Athletic socks come in a variety of styles and materials from cotton to wool and everything in between.
Why Not Cotton Socks?Cotton socks are not recommended for most athletes, especially runners, because they tend to retain moisture when you sweat. Not only that, but cotton can easily lose its shape and stretch or compress in your shoes. Wearing cotton in an athletic shoe often leads to a clammy, wet foot with a high potential for blisters and infections. When is comes to your feet, remember that a dark, warm, moist environment is perfect for the growth of fungous. To avoid problems, keep your feet cool and dry.
What About Wool Socks?Wool does have benefits, especially for cold-weather exercise. It is a warm natural fiber that provides cushioning, and retains heat when wet. However, it does retain moisture and can take a long time to dry. New wool blends, like Smartwool, combine the best properties of wool with synthetic materials to help keep the foot dry, as well as insulated.
Why Choose A "Wicking" Athletic Sock?These days, most athletes will choose a sock that is made of hydrophobic fibers. Hydrophobic materials tend to repel water and are typically used in the newer athletic socks. In addition to being hydrophobic, synthetic fibers made from CoolMax®, Drymax®, Smartwool and polypropylene actually have tiny channels that wick the moisture from your foot to the outer layer of the sock where it can evaporate more easily.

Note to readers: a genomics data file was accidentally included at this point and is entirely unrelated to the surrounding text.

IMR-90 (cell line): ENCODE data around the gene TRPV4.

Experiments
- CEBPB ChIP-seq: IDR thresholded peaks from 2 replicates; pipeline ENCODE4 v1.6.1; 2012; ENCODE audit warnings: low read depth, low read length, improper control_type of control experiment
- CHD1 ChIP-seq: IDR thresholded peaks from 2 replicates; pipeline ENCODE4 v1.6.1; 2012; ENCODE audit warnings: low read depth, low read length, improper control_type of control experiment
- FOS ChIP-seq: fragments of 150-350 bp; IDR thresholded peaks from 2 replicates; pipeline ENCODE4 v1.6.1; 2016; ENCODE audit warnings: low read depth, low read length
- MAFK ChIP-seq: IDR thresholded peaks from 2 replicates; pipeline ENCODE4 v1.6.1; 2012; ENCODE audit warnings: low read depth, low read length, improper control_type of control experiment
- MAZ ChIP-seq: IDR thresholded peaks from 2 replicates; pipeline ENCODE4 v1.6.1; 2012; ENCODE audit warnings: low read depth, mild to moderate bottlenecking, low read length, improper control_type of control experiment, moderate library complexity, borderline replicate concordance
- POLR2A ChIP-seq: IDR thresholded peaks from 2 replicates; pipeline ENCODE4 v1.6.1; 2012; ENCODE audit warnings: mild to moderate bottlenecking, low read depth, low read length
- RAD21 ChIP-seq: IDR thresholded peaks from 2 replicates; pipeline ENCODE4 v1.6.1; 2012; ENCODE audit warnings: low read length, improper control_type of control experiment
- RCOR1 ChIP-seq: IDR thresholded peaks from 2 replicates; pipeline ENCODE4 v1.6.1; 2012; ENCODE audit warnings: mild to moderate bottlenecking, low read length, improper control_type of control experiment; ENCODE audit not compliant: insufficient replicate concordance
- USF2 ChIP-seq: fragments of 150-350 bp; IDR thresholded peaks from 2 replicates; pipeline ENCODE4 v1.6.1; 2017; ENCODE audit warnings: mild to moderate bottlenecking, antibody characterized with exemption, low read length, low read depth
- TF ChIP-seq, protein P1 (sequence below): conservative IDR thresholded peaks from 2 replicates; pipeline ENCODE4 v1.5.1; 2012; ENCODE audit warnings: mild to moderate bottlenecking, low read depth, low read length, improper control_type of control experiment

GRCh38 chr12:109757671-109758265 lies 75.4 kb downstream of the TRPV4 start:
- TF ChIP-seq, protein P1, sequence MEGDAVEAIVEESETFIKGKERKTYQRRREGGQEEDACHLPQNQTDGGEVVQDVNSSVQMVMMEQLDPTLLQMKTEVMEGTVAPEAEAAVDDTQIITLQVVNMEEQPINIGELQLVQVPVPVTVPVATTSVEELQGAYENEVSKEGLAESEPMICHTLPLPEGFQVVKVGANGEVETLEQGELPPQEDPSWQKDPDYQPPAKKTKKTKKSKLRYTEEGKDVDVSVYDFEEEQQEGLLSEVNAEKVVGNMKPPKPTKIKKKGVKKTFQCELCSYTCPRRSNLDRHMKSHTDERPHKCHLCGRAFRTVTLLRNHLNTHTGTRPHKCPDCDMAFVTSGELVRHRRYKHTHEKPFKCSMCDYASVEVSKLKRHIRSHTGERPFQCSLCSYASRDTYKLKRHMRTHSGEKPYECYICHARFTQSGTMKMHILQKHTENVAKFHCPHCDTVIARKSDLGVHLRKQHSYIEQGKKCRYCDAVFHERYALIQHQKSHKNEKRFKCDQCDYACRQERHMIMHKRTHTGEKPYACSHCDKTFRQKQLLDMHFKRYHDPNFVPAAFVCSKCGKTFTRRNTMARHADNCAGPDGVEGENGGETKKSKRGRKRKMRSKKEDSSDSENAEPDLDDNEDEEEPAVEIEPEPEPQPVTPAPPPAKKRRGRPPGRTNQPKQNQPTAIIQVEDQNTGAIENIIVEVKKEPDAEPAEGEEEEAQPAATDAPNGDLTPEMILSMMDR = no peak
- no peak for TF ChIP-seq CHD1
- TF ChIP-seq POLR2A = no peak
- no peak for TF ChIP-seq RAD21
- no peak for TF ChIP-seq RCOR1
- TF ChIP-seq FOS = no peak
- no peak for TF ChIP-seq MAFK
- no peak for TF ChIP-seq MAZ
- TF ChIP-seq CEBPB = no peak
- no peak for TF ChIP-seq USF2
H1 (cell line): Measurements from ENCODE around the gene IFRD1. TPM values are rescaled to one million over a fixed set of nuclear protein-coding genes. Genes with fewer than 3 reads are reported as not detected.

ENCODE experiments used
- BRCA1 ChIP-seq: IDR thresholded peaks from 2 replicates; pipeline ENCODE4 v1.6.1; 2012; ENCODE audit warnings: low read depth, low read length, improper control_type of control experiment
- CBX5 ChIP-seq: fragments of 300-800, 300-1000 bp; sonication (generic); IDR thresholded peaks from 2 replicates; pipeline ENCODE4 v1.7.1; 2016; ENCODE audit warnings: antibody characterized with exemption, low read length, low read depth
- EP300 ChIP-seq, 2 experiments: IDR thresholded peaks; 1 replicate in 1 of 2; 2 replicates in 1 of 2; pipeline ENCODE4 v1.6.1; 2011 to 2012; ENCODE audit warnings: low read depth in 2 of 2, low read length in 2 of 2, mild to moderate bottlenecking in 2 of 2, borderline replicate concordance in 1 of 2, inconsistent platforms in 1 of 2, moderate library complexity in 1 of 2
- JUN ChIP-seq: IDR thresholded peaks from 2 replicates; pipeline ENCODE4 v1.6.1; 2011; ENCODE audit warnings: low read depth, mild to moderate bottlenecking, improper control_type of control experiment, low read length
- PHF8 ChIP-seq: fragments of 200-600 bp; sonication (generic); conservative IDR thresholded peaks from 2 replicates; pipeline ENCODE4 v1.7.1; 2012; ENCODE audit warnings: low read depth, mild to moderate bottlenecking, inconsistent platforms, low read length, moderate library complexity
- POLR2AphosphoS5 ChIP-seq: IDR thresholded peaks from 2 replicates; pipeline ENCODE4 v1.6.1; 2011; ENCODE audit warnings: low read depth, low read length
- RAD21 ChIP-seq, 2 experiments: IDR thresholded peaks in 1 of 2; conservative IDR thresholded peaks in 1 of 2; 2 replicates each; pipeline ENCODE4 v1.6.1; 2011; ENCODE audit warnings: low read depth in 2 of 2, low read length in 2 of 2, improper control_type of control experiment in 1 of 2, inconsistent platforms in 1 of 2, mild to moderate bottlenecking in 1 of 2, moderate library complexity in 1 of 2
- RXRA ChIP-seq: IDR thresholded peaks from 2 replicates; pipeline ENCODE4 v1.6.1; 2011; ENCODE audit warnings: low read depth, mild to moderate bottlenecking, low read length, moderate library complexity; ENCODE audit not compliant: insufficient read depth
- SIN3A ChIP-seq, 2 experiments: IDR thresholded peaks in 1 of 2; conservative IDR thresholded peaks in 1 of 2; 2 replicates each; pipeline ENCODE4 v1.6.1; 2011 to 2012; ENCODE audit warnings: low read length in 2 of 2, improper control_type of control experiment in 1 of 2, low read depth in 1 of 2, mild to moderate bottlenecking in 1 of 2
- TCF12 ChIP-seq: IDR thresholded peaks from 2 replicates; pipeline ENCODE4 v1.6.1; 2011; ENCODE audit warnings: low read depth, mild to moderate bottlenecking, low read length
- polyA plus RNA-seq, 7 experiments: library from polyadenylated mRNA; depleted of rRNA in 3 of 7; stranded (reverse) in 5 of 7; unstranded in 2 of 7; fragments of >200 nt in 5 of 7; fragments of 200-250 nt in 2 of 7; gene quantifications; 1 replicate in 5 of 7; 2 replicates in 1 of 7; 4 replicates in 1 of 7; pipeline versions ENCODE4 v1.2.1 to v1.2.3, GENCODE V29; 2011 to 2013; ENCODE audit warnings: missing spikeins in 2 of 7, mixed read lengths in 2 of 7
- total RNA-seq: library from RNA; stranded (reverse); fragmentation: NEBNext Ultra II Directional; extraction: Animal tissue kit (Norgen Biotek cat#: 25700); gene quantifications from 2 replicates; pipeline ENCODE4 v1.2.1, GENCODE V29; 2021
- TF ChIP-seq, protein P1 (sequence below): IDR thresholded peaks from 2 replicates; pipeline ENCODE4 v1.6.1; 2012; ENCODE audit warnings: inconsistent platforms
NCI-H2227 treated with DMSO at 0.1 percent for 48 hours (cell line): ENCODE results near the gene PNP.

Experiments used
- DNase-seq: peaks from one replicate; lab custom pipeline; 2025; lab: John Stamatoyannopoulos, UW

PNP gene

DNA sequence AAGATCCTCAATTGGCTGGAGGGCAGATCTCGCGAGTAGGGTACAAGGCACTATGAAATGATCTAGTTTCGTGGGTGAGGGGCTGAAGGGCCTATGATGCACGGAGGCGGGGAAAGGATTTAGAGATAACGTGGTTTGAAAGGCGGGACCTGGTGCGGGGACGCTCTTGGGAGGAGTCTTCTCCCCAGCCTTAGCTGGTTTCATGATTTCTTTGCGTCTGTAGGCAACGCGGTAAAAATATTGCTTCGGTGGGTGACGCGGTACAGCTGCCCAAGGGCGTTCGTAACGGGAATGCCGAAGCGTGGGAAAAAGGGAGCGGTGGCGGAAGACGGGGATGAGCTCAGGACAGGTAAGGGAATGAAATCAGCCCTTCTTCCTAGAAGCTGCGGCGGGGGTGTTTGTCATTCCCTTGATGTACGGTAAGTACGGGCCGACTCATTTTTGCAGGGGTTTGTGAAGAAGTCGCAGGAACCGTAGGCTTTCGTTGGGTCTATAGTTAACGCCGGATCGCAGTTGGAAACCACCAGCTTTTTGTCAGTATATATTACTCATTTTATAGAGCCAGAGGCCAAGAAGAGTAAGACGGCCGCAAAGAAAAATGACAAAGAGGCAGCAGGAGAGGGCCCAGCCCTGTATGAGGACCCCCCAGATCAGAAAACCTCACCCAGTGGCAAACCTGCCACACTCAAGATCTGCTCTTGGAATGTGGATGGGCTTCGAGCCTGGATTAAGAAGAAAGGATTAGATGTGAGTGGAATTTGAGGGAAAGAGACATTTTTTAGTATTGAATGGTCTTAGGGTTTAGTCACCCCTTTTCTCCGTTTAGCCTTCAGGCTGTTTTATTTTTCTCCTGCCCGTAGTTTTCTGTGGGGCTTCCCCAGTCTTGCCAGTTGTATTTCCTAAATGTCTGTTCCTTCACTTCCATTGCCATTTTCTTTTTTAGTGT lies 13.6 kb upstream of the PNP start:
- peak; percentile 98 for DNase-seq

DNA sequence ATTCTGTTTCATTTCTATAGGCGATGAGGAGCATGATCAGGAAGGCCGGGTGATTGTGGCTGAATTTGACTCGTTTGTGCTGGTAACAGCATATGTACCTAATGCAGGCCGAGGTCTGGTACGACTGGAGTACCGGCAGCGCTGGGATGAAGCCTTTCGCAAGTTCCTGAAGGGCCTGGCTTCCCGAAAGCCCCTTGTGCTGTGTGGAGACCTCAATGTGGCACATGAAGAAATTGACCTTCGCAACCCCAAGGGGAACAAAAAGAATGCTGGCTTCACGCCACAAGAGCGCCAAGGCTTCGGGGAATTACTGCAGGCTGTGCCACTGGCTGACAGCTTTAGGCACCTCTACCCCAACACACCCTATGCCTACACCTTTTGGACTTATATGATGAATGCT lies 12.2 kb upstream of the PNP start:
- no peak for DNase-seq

CoolMax and Smartwool socks also retain their shape fairly well, they don't stretch and bunch up in your shoes, they can be machine washed and dried and are considered shrink resistant.
The downside to these socks is that they often cost quite a bit more than natural fibers like cotton and wool.
Weave and Cushioning in Athletic SocksIn addition to the type of fiber the sock is made from, you also can choose the type of weave and other support materials used in the sock. A tight, dense weave pattern creates more cushioning in a sock. Some socks will add additional cushioning around the heel, or the ball of the foot by incorporating other fibers into those areas. Most athletic socks also have a bit of stretch because they add elastic material including nylon or Lycra® spandex.
If you wear a sock made from a wicking material on your foot, don't forget that you also need to allow that moisture to escape through the shoe. Wearing a wicking athletic sock inside a shoe or boot that doesn't breathe may backfire by keeping moisture close to your foot.
Compare Prices on Recommended Athletic Socks
Kirk M. Herring, DPM, MS, FACFAOM. How Socks Make The Feet. American Orthopaedic Foot and Ankle Society, Sept. 2008.